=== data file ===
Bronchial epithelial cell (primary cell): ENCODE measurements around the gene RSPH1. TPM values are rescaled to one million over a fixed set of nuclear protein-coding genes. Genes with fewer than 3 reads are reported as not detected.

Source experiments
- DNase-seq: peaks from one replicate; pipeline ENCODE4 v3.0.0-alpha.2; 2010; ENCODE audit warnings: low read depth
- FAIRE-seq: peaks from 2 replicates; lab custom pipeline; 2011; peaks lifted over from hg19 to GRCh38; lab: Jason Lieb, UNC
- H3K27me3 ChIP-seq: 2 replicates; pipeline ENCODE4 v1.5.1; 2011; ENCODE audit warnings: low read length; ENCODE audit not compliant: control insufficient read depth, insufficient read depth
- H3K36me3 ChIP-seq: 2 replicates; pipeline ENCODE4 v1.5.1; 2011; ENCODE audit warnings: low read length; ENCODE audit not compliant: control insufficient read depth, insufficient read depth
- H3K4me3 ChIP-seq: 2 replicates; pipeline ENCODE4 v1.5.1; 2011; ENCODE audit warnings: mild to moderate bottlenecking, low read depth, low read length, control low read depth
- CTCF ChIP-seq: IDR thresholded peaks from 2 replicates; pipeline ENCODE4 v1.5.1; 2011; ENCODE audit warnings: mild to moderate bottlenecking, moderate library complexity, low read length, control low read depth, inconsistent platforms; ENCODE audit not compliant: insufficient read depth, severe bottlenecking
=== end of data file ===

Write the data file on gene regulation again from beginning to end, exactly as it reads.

Bronchial epithelial cell (primary cell): ENCODE measurements around the gene RSPH1. TPM values are rescaled to one million over a fixed set of nuclear protein-coding genes. Genes with fewer than 3 reads are reported as not detected.

Source experiments
- DNase-seq: peaks from one replicate; pipeline ENCODE4 v3.0.0-alpha.2; 2010; ENCODE audit warnings: low read depth
- FAIRE-seq: peaks from 2 replicates; lab custom pipeline; 2011; peaks lifted over from hg19 to GRCh38; lab: Jason Lieb, UNC
- H3K27me3 ChIP-seq: 2 replicates; pipeline ENCODE4 v1.5.1; 2011; ENCODE audit warnings: low read length; ENCODE audit not compliant: control insufficient read depth, insufficient read depth
- H3K36me3 ChIP-seq: 2 replicates; pipeline ENCODE4 v1.5.1; 2011; ENCODE audit warnings: low read length; ENCODE audit not compliant: control insufficient read depth, insufficient read depth
- H3K4me3 ChIP-seq: 2 replicates; pipeline ENCODE4 v1.5.1; 2011; ENCODE audit warnings: mild to moderate bottlenecking, low read depth, low read length, control low read depth
- CTCF ChIP-seq: IDR thresholded peaks from 2 replicates; pipeline ENCODE4 v1.5.1; 2011; ENCODE audit warnings: mild to moderate bottlenecking, moderate library complexity, low read length, control low read depth, inconsistent platforms; ENCODE audit not compliant: insufficient read depth, severe bottlenecking